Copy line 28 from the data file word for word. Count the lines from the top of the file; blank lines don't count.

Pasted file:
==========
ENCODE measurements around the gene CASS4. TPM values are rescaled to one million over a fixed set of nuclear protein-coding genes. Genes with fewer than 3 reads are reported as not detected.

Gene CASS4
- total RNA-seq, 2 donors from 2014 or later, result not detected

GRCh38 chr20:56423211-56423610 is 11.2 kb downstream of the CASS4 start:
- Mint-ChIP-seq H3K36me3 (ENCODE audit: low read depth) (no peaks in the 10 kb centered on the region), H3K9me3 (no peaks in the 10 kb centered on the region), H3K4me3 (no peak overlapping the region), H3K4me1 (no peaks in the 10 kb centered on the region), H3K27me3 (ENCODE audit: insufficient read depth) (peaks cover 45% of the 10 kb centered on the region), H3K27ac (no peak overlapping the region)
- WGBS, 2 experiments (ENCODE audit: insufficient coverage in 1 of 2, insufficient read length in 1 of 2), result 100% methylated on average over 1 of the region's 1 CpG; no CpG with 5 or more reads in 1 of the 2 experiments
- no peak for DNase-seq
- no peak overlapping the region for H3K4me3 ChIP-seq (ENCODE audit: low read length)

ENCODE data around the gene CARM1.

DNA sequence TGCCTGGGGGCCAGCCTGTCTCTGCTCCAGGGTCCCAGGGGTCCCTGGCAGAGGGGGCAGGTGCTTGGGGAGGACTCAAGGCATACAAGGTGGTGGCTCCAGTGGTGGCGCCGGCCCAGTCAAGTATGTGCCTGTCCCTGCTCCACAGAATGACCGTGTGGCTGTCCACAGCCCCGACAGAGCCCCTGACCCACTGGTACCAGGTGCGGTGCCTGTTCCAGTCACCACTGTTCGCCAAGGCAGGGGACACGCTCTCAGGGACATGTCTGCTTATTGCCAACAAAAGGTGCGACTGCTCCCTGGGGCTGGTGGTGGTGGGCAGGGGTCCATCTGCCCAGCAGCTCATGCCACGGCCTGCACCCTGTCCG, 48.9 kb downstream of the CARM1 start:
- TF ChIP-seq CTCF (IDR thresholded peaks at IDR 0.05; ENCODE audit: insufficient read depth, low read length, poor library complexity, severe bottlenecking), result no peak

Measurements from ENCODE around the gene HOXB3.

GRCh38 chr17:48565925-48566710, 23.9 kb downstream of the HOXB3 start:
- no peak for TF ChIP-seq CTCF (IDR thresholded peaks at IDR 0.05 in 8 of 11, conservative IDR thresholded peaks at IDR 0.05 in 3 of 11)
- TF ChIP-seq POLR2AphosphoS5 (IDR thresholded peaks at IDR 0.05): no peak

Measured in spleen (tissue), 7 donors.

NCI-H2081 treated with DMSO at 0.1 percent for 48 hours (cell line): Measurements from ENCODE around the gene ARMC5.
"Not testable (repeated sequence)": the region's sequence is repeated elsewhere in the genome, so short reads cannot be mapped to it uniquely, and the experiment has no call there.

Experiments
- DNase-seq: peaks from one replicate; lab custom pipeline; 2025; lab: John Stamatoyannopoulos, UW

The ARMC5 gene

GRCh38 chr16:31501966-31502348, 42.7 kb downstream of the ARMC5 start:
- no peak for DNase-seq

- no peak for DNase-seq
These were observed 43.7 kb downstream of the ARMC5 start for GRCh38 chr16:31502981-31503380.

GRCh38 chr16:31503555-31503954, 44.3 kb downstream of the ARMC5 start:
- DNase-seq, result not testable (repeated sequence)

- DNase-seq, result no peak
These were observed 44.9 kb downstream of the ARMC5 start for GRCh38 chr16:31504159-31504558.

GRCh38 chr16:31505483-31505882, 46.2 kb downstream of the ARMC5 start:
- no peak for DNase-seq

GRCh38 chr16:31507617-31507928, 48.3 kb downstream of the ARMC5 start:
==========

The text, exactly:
- DNase-seq, result no peak